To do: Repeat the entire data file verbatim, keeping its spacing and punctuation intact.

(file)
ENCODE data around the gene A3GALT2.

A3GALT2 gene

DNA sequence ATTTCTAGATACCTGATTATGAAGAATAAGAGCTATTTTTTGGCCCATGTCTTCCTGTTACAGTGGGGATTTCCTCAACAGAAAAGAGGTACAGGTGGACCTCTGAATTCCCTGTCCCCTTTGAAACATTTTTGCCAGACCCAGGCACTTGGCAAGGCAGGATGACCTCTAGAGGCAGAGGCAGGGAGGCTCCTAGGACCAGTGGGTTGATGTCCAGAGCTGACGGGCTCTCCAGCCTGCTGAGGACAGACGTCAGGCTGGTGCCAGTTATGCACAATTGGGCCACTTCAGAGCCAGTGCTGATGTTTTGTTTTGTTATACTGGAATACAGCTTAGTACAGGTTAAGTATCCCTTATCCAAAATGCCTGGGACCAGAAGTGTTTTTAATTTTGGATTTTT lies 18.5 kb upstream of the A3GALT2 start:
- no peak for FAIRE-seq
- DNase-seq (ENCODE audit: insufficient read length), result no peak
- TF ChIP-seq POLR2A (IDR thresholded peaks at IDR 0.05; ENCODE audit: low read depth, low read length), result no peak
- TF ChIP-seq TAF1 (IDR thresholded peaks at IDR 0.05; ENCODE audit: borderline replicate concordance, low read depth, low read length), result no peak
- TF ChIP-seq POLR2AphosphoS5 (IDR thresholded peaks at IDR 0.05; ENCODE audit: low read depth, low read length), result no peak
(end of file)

ENCODE data around the gene A3GALT2.

A3GALT2 gene

DNA sequence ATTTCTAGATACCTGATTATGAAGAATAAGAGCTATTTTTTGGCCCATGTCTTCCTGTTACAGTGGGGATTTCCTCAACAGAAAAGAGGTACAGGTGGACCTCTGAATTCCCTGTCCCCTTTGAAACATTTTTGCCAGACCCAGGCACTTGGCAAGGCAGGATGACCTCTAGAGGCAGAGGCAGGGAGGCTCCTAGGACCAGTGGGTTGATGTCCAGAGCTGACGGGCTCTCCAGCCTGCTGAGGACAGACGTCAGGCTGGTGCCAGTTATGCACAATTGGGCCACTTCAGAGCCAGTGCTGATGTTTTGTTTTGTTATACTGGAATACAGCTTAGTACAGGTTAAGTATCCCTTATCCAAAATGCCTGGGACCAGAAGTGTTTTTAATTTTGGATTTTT lies 18.5 kb upstream of the A3GALT2 start:
- no peak for FAIRE-seq
- DNase-seq (ENCODE audit: insufficient read length), result no peak
- TF ChIP-seq POLR2A (IDR thresholded peaks at IDR 0.05; ENCODE audit: low read depth, low read length), result no peak
- TF ChIP-seq TAF1 (IDR thresholded peaks at IDR 0.05; ENCODE audit: borderline replicate concordance, low read depth, low read length), result no peak
- TF ChIP-seq POLR2AphosphoS5 (IDR thresholded peaks at IDR 0.05; ENCODE audit: low read depth, low read length), result no peak